Friday, 14 August 2020 | 15:29
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U.S. Ports Likely to See Slump in Cargo Volume From Coronavirus

Thursday, 05 March 2020 | 00:00

Many U.S. ports are expected to handle 20% less cargo this quarter as fewer shipments from China make their way to America as a result of the coronavirus epidemic, according to the American Association of Port Authorities.

As Chinese factories struggle to ramp up production, containership operators have canceled nearly 60 trans-Pacific sailings to the ports of Los Angeles and Long Beach, Calif., in the first quarter, according to the ports, which together comprise the largest U.S. gateway for seaborne trade.

Carriers have canceled roughly 110 trans-Pacific sailings to North America from early February to early April, according to Denmark-based maritime research group Sea-Intelligence.

The West Coast ports have the most exposure to coronavirus impacts. Ports in China including Hong Kong represent around 63% and 58% of volumes headed to Los Angeles and Long Beach, respectively, according to Panjiva, the supply chain research unit of S&P Global Market Intelligence. Typically there are about 20 to 30 canceled sailings in the first quarter because of Lunar New Year factory closures in Asia, a Port of Long Beach spokesman said. The increase this year is because of the coronavirus, he said.

A number of container terminals have eased back on the number of work shifts, according to boxship executives. Terminals at the port complex are operating at about 30% to 40% of their normal gate capacity, according to the Harbor Trucking Association, a Long Beach-based industry group that represents port trucking companies.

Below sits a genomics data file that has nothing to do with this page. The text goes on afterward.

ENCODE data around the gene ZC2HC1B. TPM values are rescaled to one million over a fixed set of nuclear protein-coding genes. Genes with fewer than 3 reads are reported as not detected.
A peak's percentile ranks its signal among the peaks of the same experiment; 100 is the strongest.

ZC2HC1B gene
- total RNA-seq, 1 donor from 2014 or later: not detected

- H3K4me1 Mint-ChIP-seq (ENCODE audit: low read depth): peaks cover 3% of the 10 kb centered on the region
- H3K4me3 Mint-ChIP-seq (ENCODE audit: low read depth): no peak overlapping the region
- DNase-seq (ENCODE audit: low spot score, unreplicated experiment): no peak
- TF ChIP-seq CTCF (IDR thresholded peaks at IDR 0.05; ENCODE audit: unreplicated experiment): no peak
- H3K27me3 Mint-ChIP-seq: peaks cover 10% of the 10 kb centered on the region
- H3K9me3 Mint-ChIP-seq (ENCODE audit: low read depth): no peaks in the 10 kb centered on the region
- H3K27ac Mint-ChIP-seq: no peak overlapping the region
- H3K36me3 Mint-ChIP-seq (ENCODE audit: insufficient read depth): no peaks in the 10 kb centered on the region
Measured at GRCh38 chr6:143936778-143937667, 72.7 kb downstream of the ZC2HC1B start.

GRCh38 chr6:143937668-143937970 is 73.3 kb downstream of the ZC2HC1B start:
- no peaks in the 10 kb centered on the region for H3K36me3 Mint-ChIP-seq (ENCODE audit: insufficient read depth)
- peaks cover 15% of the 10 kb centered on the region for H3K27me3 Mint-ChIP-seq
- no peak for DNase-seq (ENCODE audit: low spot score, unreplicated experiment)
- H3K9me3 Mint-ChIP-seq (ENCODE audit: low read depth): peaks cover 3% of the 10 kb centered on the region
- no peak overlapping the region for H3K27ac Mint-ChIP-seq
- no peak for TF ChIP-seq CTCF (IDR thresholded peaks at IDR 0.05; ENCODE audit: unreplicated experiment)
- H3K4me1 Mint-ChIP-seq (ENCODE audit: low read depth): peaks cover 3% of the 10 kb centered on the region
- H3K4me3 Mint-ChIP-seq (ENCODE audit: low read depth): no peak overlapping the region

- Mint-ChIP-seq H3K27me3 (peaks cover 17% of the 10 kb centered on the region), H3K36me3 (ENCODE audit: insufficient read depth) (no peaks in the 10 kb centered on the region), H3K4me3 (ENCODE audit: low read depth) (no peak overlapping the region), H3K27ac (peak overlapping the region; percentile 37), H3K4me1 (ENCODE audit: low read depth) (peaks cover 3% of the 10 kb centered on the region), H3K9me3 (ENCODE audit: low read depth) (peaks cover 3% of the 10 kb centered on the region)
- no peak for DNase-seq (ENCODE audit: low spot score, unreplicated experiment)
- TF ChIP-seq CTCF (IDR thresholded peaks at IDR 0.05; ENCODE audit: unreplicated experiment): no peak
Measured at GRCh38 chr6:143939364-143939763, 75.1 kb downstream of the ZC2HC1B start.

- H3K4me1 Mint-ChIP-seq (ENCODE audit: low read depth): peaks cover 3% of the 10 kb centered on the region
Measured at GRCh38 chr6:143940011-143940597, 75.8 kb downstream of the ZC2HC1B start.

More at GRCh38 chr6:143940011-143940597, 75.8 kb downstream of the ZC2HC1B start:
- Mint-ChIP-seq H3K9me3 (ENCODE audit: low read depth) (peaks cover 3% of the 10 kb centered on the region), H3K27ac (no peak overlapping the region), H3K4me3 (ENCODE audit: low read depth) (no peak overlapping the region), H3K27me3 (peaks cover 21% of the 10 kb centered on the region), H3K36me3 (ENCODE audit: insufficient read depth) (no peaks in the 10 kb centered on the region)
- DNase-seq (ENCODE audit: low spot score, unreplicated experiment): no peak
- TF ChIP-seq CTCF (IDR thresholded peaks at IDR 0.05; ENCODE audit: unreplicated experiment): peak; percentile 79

“Things will rebound eventually and indeed we’re hearing news about factories that are coming back online in China and ports there ramping back up to move the cargo,” Chris Connor, president and chief executive of the American Association of Port Authorities, said in a statement last week. “At the same time, supply-chain managers around the world are working tirelessly to keep cargo moving to ensure that the goods we need are available when and where we need them.”

Transportation analysts expect the import lull to last for some weeks because of low staffing levels in China, with the effects rippling out across domestic logistics networks that move goods from the ports to distribution centers.

While freight flows could pick up in late April or May, “port volumes are correlated to rail volumes, and we would expect volume declines to accelerate in March and April for the industry,” Citi transportation analyst Christian Wetherbee wrote in a research note last week. “Truck activity is also correlated to ports and will likely be impacted.”
Source: Wall Street Journal

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